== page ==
The Internal Revenue Service may be watching every dime, but they aren't watching their equipment.

A recent Treasury Department audit said the tax collectors couldn’t find more than 2,300 computers that have gone missing over the past three years. Whether they are lost, stolen or not properly documented is undetermined.

IRS officials said Tuesday it's probably no big deal since the computers are more than three years old now anyway and probably obsolete. They added that the computers likely do not contain sensitive taxpayer data or provide the avenue for hackers to break into the IRS's main computers.

Toni Zimmerman, chief of information technology services, said most have probably been misplaced through bookkeeping errors

"Over the course of events, they were coded wrong in the system," Zimmerman said.

The explanations didn't sit well with one senior senator, who suggested Congress require concrete improvements in bookkeeping before approving more money for a long-term IRS computer systems upgrade.

"Just as a taxpayer would be held accountable for missing receipts, so must the IRS be held accountable for missing 2,300 computers," Sen. Charles Grassley of Iowa, ranking member on the Senate Finance Committee wrote to Office of Management and Budget Director Mitch Daniels.

Grassley asked Daniels to consider placing a hold on the IRS budget until the situation gets better. The IRS budget for fiscal 2002 is $9.5 billion, and Congress has approved over $391 million through 2004 for the computer modernization project.

In another letter to the Treasury's inspector general, Grassley also said he is concerned that public safety and law enforcement may be compromised by the theft of the IRS computers.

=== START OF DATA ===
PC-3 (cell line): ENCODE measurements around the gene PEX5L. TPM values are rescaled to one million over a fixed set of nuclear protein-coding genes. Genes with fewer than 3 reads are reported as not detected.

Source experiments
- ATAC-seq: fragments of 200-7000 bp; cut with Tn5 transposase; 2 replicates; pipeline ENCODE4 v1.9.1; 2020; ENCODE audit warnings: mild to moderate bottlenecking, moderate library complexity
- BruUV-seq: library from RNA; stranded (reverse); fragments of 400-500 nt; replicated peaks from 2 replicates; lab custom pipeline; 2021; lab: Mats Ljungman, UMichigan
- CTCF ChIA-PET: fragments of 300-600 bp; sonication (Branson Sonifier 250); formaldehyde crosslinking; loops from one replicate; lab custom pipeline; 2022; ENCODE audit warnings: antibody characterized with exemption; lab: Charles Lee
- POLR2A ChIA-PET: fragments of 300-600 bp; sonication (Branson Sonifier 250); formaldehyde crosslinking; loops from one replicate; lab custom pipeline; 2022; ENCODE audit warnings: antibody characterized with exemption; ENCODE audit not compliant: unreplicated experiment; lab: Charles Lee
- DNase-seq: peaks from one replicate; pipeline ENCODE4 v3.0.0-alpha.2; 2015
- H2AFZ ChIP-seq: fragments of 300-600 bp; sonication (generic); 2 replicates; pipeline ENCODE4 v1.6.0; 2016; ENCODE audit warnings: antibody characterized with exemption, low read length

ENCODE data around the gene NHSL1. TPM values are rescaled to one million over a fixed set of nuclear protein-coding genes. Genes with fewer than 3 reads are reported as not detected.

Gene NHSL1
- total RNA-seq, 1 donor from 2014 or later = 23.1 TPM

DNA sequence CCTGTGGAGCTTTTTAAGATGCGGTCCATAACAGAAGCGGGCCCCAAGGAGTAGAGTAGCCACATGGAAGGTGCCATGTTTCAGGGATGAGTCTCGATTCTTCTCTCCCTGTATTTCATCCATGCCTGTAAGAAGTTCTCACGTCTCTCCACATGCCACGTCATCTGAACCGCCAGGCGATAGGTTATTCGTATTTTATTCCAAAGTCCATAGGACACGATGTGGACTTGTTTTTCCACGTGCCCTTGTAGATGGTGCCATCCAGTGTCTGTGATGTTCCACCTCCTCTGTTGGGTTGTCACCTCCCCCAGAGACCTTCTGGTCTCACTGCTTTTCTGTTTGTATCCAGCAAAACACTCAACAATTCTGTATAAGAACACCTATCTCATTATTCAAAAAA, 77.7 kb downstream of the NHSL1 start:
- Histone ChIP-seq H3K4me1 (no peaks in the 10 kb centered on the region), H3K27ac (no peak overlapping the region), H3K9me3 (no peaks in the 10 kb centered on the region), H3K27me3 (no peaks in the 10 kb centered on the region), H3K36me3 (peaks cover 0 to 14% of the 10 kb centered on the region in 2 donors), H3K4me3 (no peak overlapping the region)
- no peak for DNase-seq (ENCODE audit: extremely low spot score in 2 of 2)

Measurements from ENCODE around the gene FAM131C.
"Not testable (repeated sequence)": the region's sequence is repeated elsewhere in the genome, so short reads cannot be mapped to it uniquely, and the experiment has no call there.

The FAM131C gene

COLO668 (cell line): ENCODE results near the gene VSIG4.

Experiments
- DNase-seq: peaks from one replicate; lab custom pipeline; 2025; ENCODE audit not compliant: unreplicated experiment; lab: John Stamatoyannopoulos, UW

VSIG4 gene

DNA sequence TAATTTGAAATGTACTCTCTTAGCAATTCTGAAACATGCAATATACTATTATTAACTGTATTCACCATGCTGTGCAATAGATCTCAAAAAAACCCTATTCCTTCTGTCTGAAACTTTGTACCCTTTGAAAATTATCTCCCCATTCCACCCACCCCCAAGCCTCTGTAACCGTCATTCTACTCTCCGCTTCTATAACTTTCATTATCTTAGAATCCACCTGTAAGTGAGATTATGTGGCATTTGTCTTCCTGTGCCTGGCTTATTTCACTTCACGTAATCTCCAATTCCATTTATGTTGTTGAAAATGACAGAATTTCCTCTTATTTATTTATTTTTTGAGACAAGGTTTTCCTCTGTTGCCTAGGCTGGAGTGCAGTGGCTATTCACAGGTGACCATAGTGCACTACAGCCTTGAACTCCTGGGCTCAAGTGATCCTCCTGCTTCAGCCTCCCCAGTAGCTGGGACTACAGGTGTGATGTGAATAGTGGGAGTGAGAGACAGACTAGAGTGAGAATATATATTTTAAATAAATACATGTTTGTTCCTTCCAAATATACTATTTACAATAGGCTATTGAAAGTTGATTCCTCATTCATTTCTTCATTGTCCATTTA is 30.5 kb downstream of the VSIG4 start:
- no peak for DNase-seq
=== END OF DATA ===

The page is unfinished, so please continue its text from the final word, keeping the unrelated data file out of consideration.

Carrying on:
Zimmerman said the IRS is already improving its inventory controls as determined in a congressional General Accounting Office report, Zimmerman said. A new system is underway to identify whether computers are lost, stolen or damaged and improve the agency's ability to investigate incidents of missing property.

"We want to show that we are fiscally responsible and taxpayers should feel confident with our processes," she said.

The missing computers were uncovered by a Treasury inspector general during an audit late last year that also found six unaccounted-for IRS firearms and hundreds of lost investigative items such as badges and communications gear.

All told, auditors could not account for 2,332 laptops, microcomputers and microservers covering the period between October 1998 and Sept. 30, 2001. The IRS had 163,000 computers total as of September.

Of the six missing guns, one was lost in an ocean boating accident and five were stolen from vehicles. Fifty communications devices, 40 identification badges and 15 pieces of electronic surveillance gear were also reported missing, which auditors said "could compromise the public's safety or ongoing investigations."

The Associated Press contributed to this report.